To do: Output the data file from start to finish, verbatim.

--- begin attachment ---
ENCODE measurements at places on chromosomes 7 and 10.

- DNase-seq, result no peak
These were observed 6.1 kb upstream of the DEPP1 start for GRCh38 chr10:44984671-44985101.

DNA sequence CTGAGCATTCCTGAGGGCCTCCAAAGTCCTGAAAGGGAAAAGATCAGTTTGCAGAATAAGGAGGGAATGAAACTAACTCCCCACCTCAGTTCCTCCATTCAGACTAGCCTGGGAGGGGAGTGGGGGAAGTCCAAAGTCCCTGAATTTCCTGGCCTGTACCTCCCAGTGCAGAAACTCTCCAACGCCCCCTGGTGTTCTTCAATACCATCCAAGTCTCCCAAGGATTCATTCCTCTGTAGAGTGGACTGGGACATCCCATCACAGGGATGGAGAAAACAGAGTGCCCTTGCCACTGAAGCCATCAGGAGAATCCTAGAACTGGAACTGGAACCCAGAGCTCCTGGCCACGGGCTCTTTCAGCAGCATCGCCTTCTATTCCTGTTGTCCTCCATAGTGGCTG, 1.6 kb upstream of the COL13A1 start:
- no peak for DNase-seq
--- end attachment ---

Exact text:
ENCODE measurements at places on chromosomes 7 and 10.

- DNase-seq, result no peak
These were observed 6.1 kb upstream of the DEPP1 start for GRCh38 chr10:44984671-44985101.

DNA sequence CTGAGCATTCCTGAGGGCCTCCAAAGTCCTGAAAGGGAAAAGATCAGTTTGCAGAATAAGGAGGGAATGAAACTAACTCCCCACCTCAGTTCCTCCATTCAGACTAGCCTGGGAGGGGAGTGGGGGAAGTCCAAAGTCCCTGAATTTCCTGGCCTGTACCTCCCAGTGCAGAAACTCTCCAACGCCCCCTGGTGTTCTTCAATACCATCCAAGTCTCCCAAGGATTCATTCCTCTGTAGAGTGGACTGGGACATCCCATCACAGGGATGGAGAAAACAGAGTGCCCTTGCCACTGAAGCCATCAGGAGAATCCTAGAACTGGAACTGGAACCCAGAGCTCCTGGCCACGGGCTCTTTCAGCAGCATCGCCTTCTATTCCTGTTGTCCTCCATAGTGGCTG, 1.6 kb upstream of the COL13A1 start:
- no peak for DNase-seq